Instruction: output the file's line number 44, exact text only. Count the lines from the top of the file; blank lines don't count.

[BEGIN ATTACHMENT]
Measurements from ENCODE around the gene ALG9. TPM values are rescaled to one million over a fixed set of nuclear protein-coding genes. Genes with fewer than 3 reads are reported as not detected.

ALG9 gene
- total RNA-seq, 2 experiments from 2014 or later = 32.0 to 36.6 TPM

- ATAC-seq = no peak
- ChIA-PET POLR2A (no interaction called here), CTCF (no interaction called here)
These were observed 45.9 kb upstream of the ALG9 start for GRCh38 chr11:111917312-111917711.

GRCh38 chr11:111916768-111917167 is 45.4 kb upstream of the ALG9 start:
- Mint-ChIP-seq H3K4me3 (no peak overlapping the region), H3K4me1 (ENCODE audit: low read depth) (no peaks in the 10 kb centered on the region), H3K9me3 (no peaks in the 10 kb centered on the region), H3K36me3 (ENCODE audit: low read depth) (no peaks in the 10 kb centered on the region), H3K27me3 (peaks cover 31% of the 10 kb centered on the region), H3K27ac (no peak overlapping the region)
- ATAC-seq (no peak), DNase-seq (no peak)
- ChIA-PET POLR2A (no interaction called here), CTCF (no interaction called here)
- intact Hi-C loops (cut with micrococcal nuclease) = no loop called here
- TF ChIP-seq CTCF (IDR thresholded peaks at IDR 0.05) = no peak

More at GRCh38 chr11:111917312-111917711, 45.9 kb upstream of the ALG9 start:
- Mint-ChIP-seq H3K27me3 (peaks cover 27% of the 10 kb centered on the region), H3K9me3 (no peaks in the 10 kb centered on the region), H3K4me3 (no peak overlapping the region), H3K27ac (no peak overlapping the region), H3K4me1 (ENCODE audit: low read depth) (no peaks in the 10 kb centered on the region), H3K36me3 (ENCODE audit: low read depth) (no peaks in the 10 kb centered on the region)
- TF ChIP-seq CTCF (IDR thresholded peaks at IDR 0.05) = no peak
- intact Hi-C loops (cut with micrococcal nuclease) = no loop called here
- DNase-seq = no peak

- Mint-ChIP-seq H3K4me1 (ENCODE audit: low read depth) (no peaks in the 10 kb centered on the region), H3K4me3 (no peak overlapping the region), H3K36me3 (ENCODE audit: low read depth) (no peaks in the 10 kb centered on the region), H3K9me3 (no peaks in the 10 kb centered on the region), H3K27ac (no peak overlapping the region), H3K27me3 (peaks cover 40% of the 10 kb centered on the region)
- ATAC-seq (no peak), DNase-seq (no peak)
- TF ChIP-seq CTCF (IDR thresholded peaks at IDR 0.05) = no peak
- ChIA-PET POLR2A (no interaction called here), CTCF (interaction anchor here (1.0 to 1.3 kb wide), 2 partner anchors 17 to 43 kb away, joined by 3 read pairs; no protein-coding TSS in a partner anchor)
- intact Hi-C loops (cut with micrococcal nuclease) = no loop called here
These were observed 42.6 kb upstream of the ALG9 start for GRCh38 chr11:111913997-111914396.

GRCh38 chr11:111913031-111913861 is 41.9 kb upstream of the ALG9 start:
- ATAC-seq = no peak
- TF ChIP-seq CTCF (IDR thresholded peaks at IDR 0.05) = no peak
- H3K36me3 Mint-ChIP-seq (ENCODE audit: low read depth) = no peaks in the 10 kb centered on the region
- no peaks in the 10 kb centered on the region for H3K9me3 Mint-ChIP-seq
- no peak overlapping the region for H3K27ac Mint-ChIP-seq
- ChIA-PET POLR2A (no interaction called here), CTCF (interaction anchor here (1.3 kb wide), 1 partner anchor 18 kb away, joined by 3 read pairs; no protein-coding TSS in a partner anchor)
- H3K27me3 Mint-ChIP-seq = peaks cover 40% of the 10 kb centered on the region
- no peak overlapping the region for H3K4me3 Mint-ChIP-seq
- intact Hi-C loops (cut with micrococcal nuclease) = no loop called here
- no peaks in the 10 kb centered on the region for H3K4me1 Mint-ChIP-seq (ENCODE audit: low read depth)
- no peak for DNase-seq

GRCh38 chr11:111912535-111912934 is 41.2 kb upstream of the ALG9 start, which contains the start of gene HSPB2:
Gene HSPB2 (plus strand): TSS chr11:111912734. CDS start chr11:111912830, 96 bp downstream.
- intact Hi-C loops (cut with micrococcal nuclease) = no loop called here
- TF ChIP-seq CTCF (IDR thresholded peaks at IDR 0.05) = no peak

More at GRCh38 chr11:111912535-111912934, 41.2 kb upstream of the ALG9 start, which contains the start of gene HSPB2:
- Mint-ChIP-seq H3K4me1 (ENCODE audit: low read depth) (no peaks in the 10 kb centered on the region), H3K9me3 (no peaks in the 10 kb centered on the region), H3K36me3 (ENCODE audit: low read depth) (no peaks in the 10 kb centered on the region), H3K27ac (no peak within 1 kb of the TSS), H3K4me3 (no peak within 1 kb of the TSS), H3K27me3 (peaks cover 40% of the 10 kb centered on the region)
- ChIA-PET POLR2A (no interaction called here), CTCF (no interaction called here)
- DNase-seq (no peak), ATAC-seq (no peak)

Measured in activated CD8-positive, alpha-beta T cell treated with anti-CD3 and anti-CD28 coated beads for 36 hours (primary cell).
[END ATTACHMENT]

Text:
Measured in activated CD8-positive, alpha-beta T cell treated with anti-CD3 and anti-CD28 coated beads for 36 hours (primary cell).